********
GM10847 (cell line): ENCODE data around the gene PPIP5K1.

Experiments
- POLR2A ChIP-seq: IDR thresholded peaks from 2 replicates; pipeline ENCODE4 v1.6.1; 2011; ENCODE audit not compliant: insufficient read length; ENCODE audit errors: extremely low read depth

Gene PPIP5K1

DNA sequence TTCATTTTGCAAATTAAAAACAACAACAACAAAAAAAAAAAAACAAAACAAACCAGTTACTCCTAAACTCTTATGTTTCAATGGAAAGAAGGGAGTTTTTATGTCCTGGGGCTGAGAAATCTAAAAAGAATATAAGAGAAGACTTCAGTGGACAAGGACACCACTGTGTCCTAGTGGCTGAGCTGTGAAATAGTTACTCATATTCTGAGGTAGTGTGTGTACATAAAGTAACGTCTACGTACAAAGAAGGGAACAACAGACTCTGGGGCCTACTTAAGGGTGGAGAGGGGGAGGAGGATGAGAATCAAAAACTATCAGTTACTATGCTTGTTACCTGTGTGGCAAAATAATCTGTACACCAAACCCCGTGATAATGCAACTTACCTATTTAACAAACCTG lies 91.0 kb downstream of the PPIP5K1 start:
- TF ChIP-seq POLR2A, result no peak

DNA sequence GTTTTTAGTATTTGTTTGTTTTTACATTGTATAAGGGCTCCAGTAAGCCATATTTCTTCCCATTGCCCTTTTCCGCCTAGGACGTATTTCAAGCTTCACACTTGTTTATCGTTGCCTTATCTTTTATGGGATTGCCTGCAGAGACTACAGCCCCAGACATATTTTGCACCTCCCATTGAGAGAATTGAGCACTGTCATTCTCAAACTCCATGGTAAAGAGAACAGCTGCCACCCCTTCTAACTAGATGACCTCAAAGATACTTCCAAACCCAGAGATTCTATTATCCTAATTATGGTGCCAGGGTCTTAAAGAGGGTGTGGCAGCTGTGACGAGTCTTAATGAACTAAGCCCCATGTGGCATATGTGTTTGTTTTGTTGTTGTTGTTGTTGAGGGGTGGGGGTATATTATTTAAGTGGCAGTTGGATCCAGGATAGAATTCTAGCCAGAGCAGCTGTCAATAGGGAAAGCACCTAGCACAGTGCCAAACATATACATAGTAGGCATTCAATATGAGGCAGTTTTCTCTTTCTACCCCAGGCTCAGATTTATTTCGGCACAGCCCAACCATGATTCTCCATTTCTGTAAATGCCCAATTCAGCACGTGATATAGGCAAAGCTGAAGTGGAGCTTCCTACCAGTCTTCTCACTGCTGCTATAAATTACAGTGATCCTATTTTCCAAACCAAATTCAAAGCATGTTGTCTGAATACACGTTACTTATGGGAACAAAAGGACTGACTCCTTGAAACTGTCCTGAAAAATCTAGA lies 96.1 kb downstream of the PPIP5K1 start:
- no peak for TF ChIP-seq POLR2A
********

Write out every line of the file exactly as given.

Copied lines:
GM10847 (cell line): ENCODE data around the gene PPIP5K1.

Experiments
- POLR2A ChIP-seq: IDR thresholded peaks from 2 replicates; pipeline ENCODE4 v1.6.1; 2011; ENCODE audit not compliant: insufficient read length; ENCODE audit errors: extremely low read depth

Gene PPIP5K1

DNA sequence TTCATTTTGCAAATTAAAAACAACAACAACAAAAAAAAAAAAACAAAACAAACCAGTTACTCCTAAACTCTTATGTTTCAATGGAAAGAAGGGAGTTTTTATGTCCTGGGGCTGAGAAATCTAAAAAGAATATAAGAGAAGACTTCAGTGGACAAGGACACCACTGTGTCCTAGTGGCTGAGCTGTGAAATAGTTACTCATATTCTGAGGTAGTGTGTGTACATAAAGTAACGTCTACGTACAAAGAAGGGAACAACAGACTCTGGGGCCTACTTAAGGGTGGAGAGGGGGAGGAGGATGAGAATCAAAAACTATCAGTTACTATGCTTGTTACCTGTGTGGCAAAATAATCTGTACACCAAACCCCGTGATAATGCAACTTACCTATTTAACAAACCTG lies 91.0 kb downstream of the PPIP5K1 start:
- TF ChIP-seq POLR2A, result no peak

DNA sequence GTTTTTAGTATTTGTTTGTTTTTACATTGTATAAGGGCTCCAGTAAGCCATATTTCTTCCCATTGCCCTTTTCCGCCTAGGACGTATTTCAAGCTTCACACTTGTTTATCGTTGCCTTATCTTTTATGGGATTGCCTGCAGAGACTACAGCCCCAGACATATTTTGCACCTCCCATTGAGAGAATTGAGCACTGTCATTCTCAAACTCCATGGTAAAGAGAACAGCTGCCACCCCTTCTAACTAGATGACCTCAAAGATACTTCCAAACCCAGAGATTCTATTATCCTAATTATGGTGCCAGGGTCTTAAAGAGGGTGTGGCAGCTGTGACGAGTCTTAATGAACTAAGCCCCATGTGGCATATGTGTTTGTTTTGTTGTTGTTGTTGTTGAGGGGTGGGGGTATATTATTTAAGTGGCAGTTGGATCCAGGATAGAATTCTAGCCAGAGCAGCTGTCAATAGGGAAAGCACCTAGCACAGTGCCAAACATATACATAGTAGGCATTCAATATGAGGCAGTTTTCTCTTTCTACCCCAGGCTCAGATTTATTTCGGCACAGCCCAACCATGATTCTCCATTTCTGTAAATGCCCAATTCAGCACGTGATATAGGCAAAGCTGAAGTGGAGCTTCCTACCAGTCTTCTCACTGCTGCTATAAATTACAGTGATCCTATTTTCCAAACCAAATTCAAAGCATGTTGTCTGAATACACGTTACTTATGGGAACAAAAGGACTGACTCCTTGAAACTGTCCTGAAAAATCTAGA lies 96.1 kb downstream of the PPIP5K1 start:
- no peak for TF ChIP-seq POLR2A